New York Mets: Is the managerial job attractive?

NEW YORK, NY - MAY 20: General Manager Brodie Van Wagenen and Chief Operating Officer Jeff Wilpon of the New York Mets, talk on the field during batting practice moments after Van Wagenen held a press conference before an MLB baseball game against the Washington Nationals on May 20, 2019 at Citi Field in the Queens borough of New York City. Mets won 5-3. (Photo by Paul Bereswill/Getty Images)
NEW YORK, NY - MAY 20: General Manager Brodie Van Wagenen and Chief Operating Officer Jeff Wilpon of the New York Mets, talk on the field during batting practice moments after Van Wagenen held a press conference before an MLB baseball game against the Washington Nationals on May 20, 2019 at Citi Field in the Queens borough of New York City. Mets won 5-3. (Photo by Paul Bereswill/Getty Images) /
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As the league-wide managerial search wanes down, only a select few teams remain with a managerial vacancy. One of the most interesting vacancies remaining is that of the New York Mets.

The New York Mets search has seemingly been one of the most covered storylines in the last few weeks, as their brain trust has lead in a cavalcade of candidates of all sorts. Brodie Van Wagenen and the Wilpons have barely widdled down this procession of prospective managers.

It may defy logic, however, the Mets have gone from their second round of interviews to their third-round without eliminating any known candidates. Reporting on this managerial search has been a paradox, in which there are “bombshell” candidates and secret candidates around every bend.

Despite all of this, there are quite a few names interested- yes, it is one of only thirty jobs like it in the world, but for instance, the Pittsburgh Pirates vacancy is not generating nearly as much traction. They may not be the Yankees- or in the upper echelon of the sport for that matter- yet this current Mets club is far from being bereft of talent or a future.

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Jacob deGrom headlines their staff and having one of the top three pitchers in the entirety of the sport is far from a flaw. The rest of the rotation is somewhat in flux- even though Noah Syndergaard, Marcus Stroman, and Steven Matz would make for a nice rotation, there is a severe dearth at this position.

The bullpen is as caustic as any in the league and will require an enormous amount of patchwork. The intention here is not to become a diatribe against GM Brodie Van Wagenen, however, he made a dumpster fire of a bullpen into a raging forest fire. He not only invested years into Jeurys Familia and Edwin Diaz, but he also surrendered one of the organization’s most prized assets in the process.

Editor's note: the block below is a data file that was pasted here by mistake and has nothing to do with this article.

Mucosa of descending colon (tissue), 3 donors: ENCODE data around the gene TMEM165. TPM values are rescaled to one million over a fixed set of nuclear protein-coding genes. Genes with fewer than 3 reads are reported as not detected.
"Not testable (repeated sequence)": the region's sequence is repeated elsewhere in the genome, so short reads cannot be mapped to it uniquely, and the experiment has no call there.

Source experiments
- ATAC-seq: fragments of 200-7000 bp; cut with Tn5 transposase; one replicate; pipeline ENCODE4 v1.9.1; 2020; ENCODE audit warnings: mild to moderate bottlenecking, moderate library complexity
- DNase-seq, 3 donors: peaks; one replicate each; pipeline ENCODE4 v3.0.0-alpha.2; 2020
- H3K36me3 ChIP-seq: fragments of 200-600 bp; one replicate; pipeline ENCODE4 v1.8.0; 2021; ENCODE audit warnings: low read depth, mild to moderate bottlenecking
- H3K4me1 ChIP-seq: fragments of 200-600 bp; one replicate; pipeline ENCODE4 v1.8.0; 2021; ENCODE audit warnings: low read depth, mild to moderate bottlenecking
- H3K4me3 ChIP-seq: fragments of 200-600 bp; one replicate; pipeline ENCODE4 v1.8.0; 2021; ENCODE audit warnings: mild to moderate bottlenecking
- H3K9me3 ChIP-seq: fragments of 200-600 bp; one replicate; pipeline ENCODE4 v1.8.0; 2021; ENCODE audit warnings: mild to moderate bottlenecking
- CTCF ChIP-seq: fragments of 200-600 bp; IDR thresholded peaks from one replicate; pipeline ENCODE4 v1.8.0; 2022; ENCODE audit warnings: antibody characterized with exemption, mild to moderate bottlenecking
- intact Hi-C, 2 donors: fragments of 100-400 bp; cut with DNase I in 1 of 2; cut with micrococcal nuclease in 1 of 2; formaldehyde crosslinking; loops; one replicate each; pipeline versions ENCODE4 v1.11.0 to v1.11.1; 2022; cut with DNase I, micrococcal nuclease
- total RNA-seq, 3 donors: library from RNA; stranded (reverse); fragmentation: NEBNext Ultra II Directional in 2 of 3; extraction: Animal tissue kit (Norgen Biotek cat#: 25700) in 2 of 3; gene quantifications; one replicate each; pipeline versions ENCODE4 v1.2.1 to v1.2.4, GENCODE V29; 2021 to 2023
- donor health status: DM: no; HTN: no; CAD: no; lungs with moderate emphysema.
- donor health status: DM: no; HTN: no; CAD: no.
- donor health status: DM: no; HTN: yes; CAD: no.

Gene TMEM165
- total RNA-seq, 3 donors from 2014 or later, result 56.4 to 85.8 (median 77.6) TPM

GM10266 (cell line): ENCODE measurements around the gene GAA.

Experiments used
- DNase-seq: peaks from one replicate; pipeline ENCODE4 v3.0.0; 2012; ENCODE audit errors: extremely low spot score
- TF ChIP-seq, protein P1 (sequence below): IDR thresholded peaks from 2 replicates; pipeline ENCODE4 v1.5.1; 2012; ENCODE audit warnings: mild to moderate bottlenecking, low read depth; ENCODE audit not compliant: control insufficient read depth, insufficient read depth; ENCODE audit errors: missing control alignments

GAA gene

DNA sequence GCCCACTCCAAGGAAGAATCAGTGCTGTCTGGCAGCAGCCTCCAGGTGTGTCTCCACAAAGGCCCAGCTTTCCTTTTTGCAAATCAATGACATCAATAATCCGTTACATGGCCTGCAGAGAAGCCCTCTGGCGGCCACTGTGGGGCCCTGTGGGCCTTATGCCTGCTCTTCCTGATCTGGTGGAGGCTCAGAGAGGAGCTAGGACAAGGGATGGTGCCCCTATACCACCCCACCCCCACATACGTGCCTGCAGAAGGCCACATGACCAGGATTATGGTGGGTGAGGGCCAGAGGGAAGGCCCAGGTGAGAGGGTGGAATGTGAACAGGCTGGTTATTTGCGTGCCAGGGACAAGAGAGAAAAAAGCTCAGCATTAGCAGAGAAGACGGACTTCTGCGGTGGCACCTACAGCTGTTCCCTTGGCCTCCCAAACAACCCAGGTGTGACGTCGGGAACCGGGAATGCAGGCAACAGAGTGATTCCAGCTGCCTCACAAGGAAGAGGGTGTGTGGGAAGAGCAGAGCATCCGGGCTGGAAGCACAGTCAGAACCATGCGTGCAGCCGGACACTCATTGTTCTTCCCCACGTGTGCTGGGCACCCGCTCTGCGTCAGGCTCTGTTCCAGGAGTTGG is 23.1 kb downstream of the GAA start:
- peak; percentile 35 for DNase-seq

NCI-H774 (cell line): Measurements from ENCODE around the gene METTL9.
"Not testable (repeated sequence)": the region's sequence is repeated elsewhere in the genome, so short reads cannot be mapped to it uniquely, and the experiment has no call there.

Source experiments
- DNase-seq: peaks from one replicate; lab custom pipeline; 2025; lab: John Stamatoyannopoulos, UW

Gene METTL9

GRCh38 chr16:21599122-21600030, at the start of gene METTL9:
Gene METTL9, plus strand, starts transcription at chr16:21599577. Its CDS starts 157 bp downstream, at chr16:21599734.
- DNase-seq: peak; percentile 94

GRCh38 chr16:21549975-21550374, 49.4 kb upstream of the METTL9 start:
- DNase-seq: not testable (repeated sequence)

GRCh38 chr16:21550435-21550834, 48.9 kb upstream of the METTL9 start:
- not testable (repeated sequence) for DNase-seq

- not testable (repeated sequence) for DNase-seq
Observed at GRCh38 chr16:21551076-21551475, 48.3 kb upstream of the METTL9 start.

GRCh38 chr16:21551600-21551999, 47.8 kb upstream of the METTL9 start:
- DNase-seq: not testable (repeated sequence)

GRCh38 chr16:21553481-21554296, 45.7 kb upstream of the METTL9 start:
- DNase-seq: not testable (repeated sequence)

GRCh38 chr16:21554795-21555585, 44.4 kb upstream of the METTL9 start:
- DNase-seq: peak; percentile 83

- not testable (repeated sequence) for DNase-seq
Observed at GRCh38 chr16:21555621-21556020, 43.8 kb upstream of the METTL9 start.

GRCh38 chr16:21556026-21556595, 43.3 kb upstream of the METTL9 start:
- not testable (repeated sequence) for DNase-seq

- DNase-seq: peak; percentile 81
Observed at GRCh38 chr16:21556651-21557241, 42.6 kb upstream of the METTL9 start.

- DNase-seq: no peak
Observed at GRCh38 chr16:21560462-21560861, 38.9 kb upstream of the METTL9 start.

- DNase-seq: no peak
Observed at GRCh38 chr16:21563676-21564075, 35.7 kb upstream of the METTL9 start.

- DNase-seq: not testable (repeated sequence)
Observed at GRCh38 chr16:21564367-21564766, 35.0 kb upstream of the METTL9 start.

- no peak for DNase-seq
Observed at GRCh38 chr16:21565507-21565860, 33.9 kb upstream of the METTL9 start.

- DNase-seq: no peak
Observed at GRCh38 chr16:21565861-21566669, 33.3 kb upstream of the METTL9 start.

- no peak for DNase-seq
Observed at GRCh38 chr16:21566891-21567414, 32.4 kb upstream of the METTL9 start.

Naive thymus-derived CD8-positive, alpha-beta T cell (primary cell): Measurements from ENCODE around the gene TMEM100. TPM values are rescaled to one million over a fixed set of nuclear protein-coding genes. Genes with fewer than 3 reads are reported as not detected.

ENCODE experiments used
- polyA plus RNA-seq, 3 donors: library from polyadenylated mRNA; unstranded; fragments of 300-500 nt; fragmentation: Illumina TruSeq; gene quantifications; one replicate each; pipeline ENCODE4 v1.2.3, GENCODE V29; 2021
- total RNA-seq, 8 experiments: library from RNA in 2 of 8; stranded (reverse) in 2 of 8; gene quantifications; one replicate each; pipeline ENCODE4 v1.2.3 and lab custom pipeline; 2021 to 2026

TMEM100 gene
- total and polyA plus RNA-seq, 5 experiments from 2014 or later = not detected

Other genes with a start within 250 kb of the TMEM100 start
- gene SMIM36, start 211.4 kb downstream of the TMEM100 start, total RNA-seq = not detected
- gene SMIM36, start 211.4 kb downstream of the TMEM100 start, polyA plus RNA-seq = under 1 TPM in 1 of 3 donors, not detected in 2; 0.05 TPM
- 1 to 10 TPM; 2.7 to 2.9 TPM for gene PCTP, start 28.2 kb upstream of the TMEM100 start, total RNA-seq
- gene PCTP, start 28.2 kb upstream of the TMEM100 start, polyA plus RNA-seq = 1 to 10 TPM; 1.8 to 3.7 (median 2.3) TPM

That can be rectified with a touch of ingenuity and some savvy signings during the winter. There are a number of relievers to be had in the free-agent market and perhaps a creative trade can relieve them of the burden of either Diaz or Familia, as it is entirely uncertain if either could ever be seriously relied upon.

The offense was rarely the issue in 2018, as soon to be National League Rookie of the Year, Pete Alonso, providing to be an indomitable force. A full season of Jeff McNeil and an expanded role for J.D. Davis proved enormous dividends as well.

Most of the offseason resources must be poured into the rotation and bullpen, leaving enough room to add an outfielder or possibly a third baseman to the mix. The pressing loss of Zack Wheeler cannot be ignored, as he was pivotal for setting the New York Mets up with a very impressive rotation.

Now without Wheeler and with essentially no depth- due to the Diaz and Stroman deals- the Mets must look outside of the organization for at least one more starter. It seemingly defies reason to not make a serious bid to retain Wheeler, yet the self-imposed financial restrictions of the Mets will not easily be conquered.

A quick gander at the New York Mets situation will reveal all of this and more to a prospective managerial candidate. Therefore, he might surmise that there is clearly enough talent on the active roster with years of control to justify pursuing this position.

There has also is enough complexity with the front office and ownership in mind for a candidate to not solely pursue the Mets’ opening. Thus leaving this opening, similarly to their record last season, straight in the middle.

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They neither have the roster to build a multi-year playoff contender nor one heading for a rebuild. They lack the stability of most teams, yet they are in the biggest market which many find attractive. In the end, they are an organization of contradictions that is tempting to many, yet probably not the highest echelon of a candidate.